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  • Research conducted on a new type of GM wheat showed with “no doubt” that molecules created in the wheat, which are intended to silence wheat genes to change its carbohydrate content, may match human genes and potentially silence them.
  • Experts warned that eating the wheat could lead to significant changes in the way glucose and carbohydrates are stored in the human body, which could be potentially deadly for children and lead to serious illness in adults.
  • Long-term studies are needed before the wheat is released into the environment and the human food chain – but a new review states that the risks are still not being adequately assessed.
 

New GMO Wheat May ‘Silence’ Vital Human Genes

April 23, 2013 | 91,621 views

By Dr. Mercola

Australia's Commonwealth Scientific and Industrial Research Organization (CSIRO) has developed a type of genetically modified (GM) wheat that may silence human genes, leading to disastrous health consequences.

Last year, University of Canterbury Professor Jack Heinemann released results from genetic research he conducted on the wheat, which showed with “no doubt” that molecules created in the wheat, which are intended to silence wheat genes to change its carbohydrate content, may match human genes and potentially silence them.

University Professor Judy Carman agreed with Heinemann's analysis, stating in Digital Journal:1

"If this silences the same gene in us that it silences in the wheat -- well, children who are born with this enzyme not working tend to die by the age of about five.”

Over 770 Pages of Potential Genetic Matches

Heinemann reported that his research revealed over 770 pages of potential matches between two GM genes in the wheat and the human genome. Over a dozen matches were “extensive and identical and sufficient to cause silencing in experimental systems,” he said.

Experts warned that eating the wheat could lead to significant changes in the way glucose and carbohydrates are stored in the human body, which could be potentially deadly for children and lead to serious illness in adults.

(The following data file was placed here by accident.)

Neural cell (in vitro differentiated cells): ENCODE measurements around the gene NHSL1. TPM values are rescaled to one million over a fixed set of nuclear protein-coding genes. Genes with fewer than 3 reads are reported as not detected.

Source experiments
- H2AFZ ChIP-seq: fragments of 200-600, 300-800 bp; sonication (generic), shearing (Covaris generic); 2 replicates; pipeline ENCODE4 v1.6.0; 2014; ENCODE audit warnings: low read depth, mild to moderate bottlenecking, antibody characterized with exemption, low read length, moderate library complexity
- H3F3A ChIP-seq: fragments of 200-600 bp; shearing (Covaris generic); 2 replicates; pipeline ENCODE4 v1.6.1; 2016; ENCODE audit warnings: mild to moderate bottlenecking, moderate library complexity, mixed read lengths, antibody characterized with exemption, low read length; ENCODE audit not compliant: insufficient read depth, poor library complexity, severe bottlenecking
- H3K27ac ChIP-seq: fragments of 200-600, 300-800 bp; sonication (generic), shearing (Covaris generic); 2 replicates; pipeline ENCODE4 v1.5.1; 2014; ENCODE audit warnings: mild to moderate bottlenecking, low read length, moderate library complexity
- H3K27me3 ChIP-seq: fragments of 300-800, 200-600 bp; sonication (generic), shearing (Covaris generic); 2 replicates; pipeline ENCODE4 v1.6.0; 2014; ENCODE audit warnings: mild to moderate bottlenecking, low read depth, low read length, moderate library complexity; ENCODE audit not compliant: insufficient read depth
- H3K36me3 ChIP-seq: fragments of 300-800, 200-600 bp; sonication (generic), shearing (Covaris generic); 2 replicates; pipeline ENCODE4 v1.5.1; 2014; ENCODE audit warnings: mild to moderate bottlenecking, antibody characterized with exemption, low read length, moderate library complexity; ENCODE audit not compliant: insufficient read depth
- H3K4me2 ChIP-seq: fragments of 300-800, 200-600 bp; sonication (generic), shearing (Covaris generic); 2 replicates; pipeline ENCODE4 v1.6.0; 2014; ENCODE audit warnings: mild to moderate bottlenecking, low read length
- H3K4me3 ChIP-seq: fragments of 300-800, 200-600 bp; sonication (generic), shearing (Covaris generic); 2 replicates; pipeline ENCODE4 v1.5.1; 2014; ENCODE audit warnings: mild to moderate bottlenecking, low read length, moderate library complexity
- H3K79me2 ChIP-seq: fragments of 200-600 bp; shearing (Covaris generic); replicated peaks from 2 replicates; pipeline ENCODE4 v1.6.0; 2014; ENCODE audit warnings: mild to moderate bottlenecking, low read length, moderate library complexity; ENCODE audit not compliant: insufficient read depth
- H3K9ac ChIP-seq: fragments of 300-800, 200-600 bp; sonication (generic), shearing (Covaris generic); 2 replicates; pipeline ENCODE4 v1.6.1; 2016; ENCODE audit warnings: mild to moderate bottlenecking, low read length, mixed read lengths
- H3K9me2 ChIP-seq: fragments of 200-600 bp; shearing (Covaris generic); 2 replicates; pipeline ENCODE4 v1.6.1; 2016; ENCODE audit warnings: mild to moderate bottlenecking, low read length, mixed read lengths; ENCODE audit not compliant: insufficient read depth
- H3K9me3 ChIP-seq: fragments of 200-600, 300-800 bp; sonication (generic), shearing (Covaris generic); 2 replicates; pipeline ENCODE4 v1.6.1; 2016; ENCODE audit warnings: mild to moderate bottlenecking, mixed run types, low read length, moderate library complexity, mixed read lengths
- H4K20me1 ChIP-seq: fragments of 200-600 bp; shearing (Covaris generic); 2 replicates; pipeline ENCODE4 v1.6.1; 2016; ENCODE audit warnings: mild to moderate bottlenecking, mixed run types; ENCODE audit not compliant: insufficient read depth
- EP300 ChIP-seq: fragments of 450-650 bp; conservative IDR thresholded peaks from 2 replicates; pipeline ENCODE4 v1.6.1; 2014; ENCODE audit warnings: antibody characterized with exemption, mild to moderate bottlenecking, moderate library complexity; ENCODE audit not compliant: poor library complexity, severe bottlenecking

Since this adverse effect is extremely plausible, long-term studies are needed before the wheat is released into the environment and the human food chain – but a new review states that the risks are still not being adequately assessed.

A New 'Breed' of GM Crops

RNA is one of three major macromolecules, like DNA. Double-stranded RNA (dsRNA) is responsible for regulating well over one-third of human genes.

In a new risk assessment, Heinemann and colleagues explained that while all commercial GM plants are currently created through in vitro DNA modification typically to create a new protein, a “growing minority” are designed to change their RNA content in order to regulate gene expression.2

The technique, known as RNA interference or RNA knockdown, essentially turns off or “knocks down” certain genes. It was first used commercially in 1994 for the development of the Flavr Savr tomato, which was later withdrawn from the market, and has been applied in various GM crops since. As reported in The Atlantic:3

"Researchers have been using this phenomena to their advantage in the form of small, engineered RNA strands that are virtually identical to miRNA. In a technique called RNA interference, or RNA knockdown, these small bits of RNA are used to turn off, or 'knock down,' certain genes.

RNA knockdown was first used commercially in 1994 to create the Flavr Savr, a tomato with increased shelf life. In 2007, several research teams began reporting success at engineering plant RNA to kill insect predators, by knocking down certain genes. As reported in MIT's Technology Review on November 5, 2007, researchers in China used RNA knockdown to make:

'...cotton plants that silence a gene that allows cotton bollworms to process the toxin gossypol, which occurs naturally in cotton. Bollworms that eat the genetically engineered cotton can't make their toxin-processing proteins, and they die.'

And: 'Researchers at Monsanto and Devgen, a Belgian company, made corn plants that silence a gene essential for energy production in corn rootworms; ingestion wipes out the worms within 12 days.' Humans and insects have a lot in common, genetically. If miRNA can in fact survive the gut then it's entirely possible that miRNA intended to influence insect gene regulation could also affect humans."

The Risks of GM Crops Containing dsRNA